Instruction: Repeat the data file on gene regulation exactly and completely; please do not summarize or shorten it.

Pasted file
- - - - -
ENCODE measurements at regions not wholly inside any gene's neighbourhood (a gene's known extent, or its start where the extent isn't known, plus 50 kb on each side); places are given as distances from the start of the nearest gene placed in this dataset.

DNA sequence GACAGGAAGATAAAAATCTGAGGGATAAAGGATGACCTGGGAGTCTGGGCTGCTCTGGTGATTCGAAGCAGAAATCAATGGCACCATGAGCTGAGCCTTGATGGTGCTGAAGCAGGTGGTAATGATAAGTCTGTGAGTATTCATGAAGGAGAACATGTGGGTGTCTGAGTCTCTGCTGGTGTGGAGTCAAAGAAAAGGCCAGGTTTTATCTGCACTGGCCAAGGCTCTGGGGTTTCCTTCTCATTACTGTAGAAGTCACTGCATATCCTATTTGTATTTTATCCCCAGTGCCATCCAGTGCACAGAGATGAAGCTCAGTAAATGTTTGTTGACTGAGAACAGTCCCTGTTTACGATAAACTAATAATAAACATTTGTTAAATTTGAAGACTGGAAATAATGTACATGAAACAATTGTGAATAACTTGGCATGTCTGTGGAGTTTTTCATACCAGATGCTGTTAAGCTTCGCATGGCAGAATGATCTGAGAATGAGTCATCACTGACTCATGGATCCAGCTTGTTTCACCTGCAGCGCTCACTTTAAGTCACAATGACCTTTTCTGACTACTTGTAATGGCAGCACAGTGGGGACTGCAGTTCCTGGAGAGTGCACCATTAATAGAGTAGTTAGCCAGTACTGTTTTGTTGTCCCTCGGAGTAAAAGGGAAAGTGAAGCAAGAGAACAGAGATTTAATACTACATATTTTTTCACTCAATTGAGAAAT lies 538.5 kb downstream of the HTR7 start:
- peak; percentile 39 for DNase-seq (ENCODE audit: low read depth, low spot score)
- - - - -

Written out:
ENCODE measurements at regions not wholly inside any gene's neighbourhood (a gene's known extent, or its start where the extent isn't known, plus 50 kb on each side); places are given as distances from the start of the nearest gene placed in this dataset.

DNA sequence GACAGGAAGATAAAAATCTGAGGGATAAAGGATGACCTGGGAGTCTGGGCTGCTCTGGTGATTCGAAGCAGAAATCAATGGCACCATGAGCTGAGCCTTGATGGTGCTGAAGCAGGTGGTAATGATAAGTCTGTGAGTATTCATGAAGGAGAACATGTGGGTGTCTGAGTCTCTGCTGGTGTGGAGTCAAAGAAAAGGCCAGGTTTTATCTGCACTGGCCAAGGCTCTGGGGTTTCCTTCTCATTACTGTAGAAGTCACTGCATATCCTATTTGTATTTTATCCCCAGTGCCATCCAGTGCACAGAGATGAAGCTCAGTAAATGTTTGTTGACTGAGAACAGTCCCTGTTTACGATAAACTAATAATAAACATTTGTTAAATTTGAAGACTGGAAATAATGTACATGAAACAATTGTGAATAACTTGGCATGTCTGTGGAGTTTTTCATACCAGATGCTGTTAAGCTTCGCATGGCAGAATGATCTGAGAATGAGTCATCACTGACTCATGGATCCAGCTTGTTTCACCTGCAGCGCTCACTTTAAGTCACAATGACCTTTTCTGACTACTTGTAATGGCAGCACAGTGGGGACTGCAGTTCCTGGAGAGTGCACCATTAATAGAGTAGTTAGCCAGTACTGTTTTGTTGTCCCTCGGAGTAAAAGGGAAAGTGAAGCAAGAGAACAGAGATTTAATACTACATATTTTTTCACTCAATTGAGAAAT lies 538.5 kb downstream of the HTR7 start:
- peak; percentile 39 for DNase-seq (ENCODE audit: low read depth, low spot score)